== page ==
• Site members
    Have full control of the site
  • Site owners
    Can modify site settings independently of other sites in the organization

Office 365 external sharing settings

Use the Share command to invite or grant permissions. This can include access to documents and files for collaborating.

By default, users can share files, folders, or even the site. Naturally, you have the option to limit this to site owners, with further control coming by adjusting site owner settings, and having policies added to the admin center.

Files stored on SharePoint are usually available to everyone with permissions to the site. However, you can still share Office 365 files and folders to people without giving access to the whole site, or having to spend time creating unique permissions for each file. What’s more, these permissions are dynamic, so you can stop sharing, remove links, or revert to default permissions.

When you’re in a SharePoint document library or OneDrive, hover over the file and you see different share commands, either to the right or at the top menu:

Sharing in Office

Open a file in from an Office app and users also have multiple options for sharing. Naturally, this saves time because they can share while working within the app.

Sharing with the OneDrive Sync Client

You can share files from your OneDrive for work or school accounts. The advantage is that you can synchronize to your local machine to work with when offline. Any changes made will then sync into the cloud.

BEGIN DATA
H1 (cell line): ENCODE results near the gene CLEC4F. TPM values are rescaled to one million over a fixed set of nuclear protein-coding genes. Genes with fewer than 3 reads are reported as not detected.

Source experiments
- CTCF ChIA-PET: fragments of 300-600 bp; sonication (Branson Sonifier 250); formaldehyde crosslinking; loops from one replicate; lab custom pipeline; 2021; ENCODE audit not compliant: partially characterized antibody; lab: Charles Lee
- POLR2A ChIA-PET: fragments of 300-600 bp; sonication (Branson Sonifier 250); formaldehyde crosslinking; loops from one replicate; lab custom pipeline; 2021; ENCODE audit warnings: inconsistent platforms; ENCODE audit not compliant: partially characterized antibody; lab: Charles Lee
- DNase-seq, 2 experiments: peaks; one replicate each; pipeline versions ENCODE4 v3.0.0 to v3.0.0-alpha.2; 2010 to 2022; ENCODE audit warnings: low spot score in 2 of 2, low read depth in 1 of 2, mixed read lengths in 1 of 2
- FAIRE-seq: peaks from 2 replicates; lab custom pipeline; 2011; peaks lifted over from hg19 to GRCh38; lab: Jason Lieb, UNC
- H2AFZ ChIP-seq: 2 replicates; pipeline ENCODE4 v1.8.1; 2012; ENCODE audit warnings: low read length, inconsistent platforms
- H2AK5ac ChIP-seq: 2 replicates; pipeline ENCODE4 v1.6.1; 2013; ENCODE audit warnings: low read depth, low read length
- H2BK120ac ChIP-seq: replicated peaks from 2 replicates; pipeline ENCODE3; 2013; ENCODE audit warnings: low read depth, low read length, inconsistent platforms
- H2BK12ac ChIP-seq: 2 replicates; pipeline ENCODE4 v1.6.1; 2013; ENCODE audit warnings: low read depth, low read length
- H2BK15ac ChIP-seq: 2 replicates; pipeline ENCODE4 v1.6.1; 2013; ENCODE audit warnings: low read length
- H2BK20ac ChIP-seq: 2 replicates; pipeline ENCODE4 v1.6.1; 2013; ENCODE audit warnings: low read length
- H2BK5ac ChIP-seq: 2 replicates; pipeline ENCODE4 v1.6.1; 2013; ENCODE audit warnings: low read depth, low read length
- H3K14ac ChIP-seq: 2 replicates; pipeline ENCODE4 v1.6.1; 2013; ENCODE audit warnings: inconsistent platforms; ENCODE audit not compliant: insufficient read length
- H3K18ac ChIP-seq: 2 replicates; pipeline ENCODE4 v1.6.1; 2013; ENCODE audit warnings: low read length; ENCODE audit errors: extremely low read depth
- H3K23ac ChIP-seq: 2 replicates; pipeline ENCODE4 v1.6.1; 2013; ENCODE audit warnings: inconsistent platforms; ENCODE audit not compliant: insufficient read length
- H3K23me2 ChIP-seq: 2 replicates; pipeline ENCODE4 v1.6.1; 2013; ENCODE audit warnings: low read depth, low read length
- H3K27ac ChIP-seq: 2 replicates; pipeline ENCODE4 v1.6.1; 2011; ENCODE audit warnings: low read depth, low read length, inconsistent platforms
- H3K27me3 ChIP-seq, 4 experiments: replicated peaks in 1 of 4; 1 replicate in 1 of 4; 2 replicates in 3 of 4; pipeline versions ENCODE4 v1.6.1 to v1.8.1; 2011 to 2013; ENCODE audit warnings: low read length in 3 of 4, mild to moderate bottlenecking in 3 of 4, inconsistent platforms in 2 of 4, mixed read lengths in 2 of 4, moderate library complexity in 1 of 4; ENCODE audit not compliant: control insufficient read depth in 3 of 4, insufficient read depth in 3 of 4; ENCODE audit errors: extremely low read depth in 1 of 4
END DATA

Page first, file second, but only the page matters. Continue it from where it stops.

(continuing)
SharePoint offers the same functionality. When you’re working with a file on your local machine, you still have the option to share. You have this option in Teams too, with permissions coming from whatever you set for SharePoint and OneDrive.

Office 365 External Sharing Feature

Teams and end-users have multiple options and features for collaborating on files, folders or content. For example:

  • Anyone with the link
    Share the file with any user, internal and external. They can forward it and anyone can have the link and open it.
  • People in your organization with the link
    This won’t work for partners, only works for people inside your internal organization who are already signed in.
  • People with existing access
    People who already can access the file, or your site, or your Microsoft 365 group.
  • Specific people
    Only people with the email addresses you specify can access the file. They’ll also have to authenticate by signing in.

Sharing Permissions

After you’ve chosen the link type, it’s time to decide on the permission levels:

  • Allow editing
    Shared files are read-only by default.
  • Open in review mode only
    For Word documents only, where users can add comments.
  • Expiration date
    Admins and users can set this, however, a user can’t set an expiry date that exceeds what the admin has set.